Anything Goes? But not in Duns, apparently
I don't know what it is about theatre groups and other cultural organisations in small communities which arouse such strong emotions but the Duns' Operatic Society is getting quite a lot of stick following its last production of Anything Goes. Following a tepid review in the Berwickshire which spared off a fierce response praising the production this week's letter column caries this: I write in response to the letter from your correspondent, Pat Scott, who is presumably the current president of the Duns and District Amateur Operatic Society, and who was therefore in overall charge of the recent production of ‘Anything Goes’.
As someone who has carved out a professional career from writing criticism for the press, on both sides of the Atlantic, I can do nothing but wholeheartedly support the way Simon Duke "reviewed" the show.
Pat Scott should be aware that he had a dreadful task to write a positive article in the way he did considering the lack of direction, shameful dialogue delivery, missed cues, actors forgetting their lines, unremarkable and tired scenery, poor costumes etc, etc.
I refrained from writing to the ‘Berwickshire News’ at the time after witnessing such a calamity, feeling it would be counterproductive, but I cannot allow Pat Scott's comments to go unchallenged.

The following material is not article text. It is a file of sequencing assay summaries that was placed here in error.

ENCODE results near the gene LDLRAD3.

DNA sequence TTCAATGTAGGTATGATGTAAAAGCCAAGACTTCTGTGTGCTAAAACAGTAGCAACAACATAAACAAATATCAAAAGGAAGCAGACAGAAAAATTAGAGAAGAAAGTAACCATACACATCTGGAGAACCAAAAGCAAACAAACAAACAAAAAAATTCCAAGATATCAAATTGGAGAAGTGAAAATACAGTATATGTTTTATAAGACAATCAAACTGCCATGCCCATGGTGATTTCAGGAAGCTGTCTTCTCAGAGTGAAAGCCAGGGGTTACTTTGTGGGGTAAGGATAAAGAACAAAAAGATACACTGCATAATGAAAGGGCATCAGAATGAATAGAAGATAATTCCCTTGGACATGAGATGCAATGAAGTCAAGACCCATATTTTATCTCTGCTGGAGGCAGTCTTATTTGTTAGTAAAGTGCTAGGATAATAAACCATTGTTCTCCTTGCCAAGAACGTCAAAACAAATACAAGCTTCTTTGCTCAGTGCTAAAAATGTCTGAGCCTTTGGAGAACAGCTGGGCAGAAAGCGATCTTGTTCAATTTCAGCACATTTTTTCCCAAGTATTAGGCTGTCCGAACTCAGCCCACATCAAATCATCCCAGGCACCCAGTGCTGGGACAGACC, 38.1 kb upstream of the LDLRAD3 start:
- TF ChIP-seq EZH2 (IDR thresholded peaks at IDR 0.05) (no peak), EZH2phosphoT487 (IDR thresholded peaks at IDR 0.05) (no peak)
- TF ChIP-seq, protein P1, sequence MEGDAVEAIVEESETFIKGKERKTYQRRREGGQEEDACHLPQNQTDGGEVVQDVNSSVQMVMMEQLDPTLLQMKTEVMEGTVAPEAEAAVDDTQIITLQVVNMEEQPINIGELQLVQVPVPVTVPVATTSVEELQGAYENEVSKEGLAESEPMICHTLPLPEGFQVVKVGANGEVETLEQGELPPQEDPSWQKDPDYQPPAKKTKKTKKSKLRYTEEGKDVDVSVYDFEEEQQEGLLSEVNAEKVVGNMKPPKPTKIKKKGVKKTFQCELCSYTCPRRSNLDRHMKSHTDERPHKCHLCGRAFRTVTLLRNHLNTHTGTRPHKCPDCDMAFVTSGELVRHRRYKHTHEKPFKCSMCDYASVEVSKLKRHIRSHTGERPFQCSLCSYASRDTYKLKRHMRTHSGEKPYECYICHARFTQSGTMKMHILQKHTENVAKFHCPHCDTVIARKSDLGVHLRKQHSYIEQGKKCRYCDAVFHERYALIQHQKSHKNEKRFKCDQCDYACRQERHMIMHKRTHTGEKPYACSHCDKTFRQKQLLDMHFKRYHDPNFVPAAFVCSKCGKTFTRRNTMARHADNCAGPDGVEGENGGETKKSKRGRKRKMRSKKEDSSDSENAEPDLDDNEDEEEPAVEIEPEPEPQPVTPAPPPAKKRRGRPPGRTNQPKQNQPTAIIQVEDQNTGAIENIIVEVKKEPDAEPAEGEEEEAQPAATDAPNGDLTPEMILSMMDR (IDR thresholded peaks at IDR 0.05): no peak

There is mention of the younger members of the cast, indeed the show was populated by school children, and again your correspondent is quite correct when she says it is remarkable a small society can stage a show of this quality.
The standard compared to previous shows was appalling.
Over the past few years Duns has achieved great heights, culminating in the Queens Award. I am sure Her Majesty would have enjoyed ‘The King and I’, ‘Hello Dolly’ and ‘Aladdin’, and been impressed at the professional standards reached, this year she would no doubt have left at the interval as I did.
Looking around the hall on the last night, a hall not even touching half full, I wondered if this was not down to the insipid and insignificant advertising. Perhaps word of mouth was more to blame.
The poorly reproduced programme with indistinct photographs and several blank pages was merely a precursor of the fare to be served up. Overall Ms Scott there was no quality.
Duns and District Amateur Operatic Society will need to pull out all the stops to celebrate their Golden Jubilee.
In conclusion Simon Duke did you and the society a huge favour in writing the review he did, and in writing to note your displeasure you have merely highlighted your own shortcomings in not presiding over a tighter ship. Pun intended.
Expect a counter blast next Thursday.
I saw the show which if a bit dated (rather a curious choice, actually) was good fun; excellent music, competent singers and two brilliant junior leads, one of whom, aged 17, is off to join the Globe Theatre right out of Berwickshire High School without bothering with drama school. Yes, it was a bit 'amateur' but that's what they are; yes one or two 'dries'-one of the players made a virtue out of not remembering his lines and was helped out by ingenious ad libs from fellow actors.
I don't know Mr P but I suspect there is a bit of history there-the management of DOS has recently changed and the Old Guard may feel that standards have slipped since their time.
And verb sap to Mr P. If you want your opinion on a show to be respected-stay for it all-you might then know what you are talking about. I imagine Her Majesty would have stayed the course if only out of politesse.
Labels: Anything Goes, Duns, Duns Operatic Society